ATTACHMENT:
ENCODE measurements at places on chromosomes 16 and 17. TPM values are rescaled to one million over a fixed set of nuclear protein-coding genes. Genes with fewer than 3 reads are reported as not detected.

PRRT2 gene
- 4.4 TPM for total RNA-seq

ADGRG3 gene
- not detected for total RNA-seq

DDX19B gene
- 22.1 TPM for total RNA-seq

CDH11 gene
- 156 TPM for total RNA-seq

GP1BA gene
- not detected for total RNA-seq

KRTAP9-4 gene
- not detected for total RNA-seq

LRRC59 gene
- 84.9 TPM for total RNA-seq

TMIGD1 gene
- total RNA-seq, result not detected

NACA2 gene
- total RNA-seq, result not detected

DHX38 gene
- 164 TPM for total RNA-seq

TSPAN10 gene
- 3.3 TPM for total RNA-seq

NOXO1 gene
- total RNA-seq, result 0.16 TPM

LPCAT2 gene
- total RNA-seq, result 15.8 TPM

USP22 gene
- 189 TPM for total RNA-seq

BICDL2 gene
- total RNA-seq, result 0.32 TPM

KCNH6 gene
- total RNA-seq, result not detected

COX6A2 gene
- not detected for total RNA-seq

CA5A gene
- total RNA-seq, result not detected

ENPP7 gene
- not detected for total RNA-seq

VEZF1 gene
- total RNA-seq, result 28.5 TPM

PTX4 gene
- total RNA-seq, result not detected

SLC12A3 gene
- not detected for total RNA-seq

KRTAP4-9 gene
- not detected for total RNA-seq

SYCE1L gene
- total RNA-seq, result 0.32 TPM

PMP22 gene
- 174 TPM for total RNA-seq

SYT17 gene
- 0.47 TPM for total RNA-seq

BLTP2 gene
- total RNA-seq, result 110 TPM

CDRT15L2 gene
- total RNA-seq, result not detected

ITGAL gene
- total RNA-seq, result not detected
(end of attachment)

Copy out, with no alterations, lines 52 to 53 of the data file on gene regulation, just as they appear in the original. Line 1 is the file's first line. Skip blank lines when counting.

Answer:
SYT17 gene
- 0.47 TPM for total RNA-seq